UK Athletics chairman unsure about IAAF’s new testosterone rule

Bowker says Semenya will be warmly welcomed to London World Cup event in July

  Caster Semenya: new rule will impact the South African 800m World and Olympic champion. Photograph: Athit Perawongmetha/Reuters

Caster Semenya: new rule will impact the South African 800m World and Olympic champion. Photograph: Athit Perawongmetha/Reuters

 

The chairman of UK Athletics has warned that there are “a lot of questions and challenges” with the IAAF’s controversial new testosterone rules.

He feels enormous sympathy for the South African 800m world and Olympic champion Caster Semenya, who will bear the brunt of them.

Richard Bowker also questioned whether the advantage that Semenya receives from high testosterone was really that different from the benefit a sprinter such as Usain Bolt derives from having a long stride length.

“I can understand why the IAAF wanted to look into the issue,” said Bowker. “I get that. But where we currently have got to has raised a lot of questions – and there are a lot of challenges with it as well.”

Under the new rules, women athletes with high testosterone will have to take medication from November onwards to compete internationally in events from 400m to a mile.

The International Association of Athletics Federations has said this will “preserve fair and meaningful competition in the female classification” because women athletes with high testosterone have an advantage of up to nine per cent over women with normal levels. However, Bowker appeared to question whether the ruling was necessary or fair.

“When you look at what it takes for an athlete to be a global champion it clearly takes a lot of guts, determination, talent and a physical prowess that sets them apart,” he said. “They are not like you and me. And the difficulty for me is where do you take the debate?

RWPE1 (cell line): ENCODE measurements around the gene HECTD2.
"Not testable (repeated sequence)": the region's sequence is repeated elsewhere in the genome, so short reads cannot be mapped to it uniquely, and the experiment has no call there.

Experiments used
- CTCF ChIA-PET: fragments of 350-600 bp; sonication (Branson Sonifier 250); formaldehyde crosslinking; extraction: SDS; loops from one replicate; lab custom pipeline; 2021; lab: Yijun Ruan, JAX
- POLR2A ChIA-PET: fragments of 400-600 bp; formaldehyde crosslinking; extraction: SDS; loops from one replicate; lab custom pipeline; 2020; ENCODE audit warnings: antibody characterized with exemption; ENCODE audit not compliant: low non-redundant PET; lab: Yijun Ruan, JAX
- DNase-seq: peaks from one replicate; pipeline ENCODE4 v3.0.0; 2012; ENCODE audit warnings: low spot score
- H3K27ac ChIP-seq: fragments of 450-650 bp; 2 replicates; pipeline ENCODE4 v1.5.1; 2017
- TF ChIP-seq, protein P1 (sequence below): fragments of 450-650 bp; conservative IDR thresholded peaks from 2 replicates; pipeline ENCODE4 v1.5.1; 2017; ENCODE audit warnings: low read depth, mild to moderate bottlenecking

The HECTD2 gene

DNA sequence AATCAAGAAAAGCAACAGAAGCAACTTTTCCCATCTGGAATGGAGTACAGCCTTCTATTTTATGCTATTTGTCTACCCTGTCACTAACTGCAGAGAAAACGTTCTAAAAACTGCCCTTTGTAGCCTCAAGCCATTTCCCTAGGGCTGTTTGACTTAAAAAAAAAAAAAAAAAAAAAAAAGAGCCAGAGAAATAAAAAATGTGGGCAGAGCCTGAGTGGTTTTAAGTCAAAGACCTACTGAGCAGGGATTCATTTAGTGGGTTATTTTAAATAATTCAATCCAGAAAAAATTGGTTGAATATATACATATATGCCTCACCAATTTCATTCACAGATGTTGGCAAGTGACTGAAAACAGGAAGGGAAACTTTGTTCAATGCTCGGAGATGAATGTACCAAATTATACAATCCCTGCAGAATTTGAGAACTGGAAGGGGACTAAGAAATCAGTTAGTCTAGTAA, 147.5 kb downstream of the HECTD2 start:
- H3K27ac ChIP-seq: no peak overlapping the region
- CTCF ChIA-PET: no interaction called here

“If you are a high jumper and you are 6ft 8in and you are competing against someone who is 6ft 2in is that not an advantage? Or if you are sprinter and you have a much longer stride length, is that a physical advantage? I suspect that the decision that has been taken is not the end of the discussion.”

The UKA chairman also expressed his strong support for Semenya, who he said he fervently hoped would compete in the inaugural athletics World Cup between eight leading nations, including Britain, the US and South Africa, in London in July.

“There is absolutely no doubt that Caster is a phenomenal athlete who is a wonderful ambassador for the sport both in her home country and around the world,” he added. “And if she comes to London for the World Cup she will be assured of a fabulous reception by a very informed and loving crowd.”

– Guardian

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